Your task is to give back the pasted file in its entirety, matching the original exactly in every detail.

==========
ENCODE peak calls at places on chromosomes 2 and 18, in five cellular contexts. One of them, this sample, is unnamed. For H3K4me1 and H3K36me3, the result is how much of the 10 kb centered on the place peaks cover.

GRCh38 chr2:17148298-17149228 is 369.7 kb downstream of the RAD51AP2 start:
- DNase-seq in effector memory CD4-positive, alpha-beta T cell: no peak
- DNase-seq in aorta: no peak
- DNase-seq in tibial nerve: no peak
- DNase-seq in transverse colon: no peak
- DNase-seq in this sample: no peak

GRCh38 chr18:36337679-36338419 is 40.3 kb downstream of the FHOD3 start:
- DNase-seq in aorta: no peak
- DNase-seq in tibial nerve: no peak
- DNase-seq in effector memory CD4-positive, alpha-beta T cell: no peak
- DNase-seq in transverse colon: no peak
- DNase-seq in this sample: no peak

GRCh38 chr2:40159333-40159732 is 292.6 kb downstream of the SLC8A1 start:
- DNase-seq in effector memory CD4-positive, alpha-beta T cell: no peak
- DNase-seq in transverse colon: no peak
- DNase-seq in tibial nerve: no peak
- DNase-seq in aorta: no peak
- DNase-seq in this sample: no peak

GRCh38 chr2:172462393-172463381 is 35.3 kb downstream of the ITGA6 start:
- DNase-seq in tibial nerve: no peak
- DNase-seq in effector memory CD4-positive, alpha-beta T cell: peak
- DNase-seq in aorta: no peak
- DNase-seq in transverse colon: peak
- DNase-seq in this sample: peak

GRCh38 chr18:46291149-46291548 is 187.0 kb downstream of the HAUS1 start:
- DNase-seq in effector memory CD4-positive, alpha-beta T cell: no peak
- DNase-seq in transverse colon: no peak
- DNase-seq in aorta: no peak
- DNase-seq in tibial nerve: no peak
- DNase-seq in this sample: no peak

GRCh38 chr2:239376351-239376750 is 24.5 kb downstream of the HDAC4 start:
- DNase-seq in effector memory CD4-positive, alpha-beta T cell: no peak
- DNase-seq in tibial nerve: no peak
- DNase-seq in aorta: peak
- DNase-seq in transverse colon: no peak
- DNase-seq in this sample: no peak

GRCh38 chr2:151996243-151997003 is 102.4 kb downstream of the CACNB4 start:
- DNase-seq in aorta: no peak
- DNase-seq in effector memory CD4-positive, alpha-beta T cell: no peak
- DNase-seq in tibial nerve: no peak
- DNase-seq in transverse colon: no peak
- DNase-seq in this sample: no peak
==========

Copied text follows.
ENCODE peak calls at places on chromosomes 2 and 18, in five cellular contexts. One of them, this sample, is unnamed. For H3K4me1 and H3K36me3, the result is how much of the 10 kb centered on the place peaks cover.

GRCh38 chr2:17148298-17149228 is 369.7 kb downstream of the RAD51AP2 start:
- DNase-seq in effector memory CD4-positive, alpha-beta T cell: no peak
- DNase-seq in aorta: no peak
- DNase-seq in tibial nerve: no peak
- DNase-seq in transverse colon: no peak
- DNase-seq in this sample: no peak

GRCh38 chr18:36337679-36338419 is 40.3 kb downstream of the FHOD3 start:
- DNase-seq in aorta: no peak
- DNase-seq in tibial nerve: no peak
- DNase-seq in effector memory CD4-positive, alpha-beta T cell: no peak
- DNase-seq in transverse colon: no peak
- DNase-seq in this sample: no peak

GRCh38 chr2:40159333-40159732 is 292.6 kb downstream of the SLC8A1 start:
- DNase-seq in effector memory CD4-positive, alpha-beta T cell: no peak
- DNase-seq in transverse colon: no peak
- DNase-seq in tibial nerve: no peak
- DNase-seq in aorta: no peak
- DNase-seq in this sample: no peak

GRCh38 chr2:172462393-172463381 is 35.3 kb downstream of the ITGA6 start:
- DNase-seq in tibial nerve: no peak
- DNase-seq in effector memory CD4-positive, alpha-beta T cell: peak
- DNase-seq in aorta: no peak
- DNase-seq in transverse colon: peak
- DNase-seq in this sample: peak

GRCh38 chr18:46291149-46291548 is 187.0 kb downstream of the HAUS1 start:
- DNase-seq in effector memory CD4-positive, alpha-beta T cell: no peak
- DNase-seq in transverse colon: no peak
- DNase-seq in aorta: no peak
- DNase-seq in tibial nerve: no peak
- DNase-seq in this sample: no peak

GRCh38 chr2:239376351-239376750 is 24.5 kb downstream of the HDAC4 start:
- DNase-seq in effector memory CD4-positive, alpha-beta T cell: no peak
- DNase-seq in tibial nerve: no peak
- DNase-seq in aorta: peak
- DNase-seq in transverse colon: no peak
- DNase-seq in this sample: no peak

GRCh38 chr2:151996243-151997003 is 102.4 kb downstream of the CACNB4 start:
- DNase-seq in aorta: no peak
- DNase-seq in effector memory CD4-positive, alpha-beta T cell: no peak
- DNase-seq in tibial nerve: no peak
- DNase-seq in transverse colon: no peak
- DNase-seq in this sample: no peak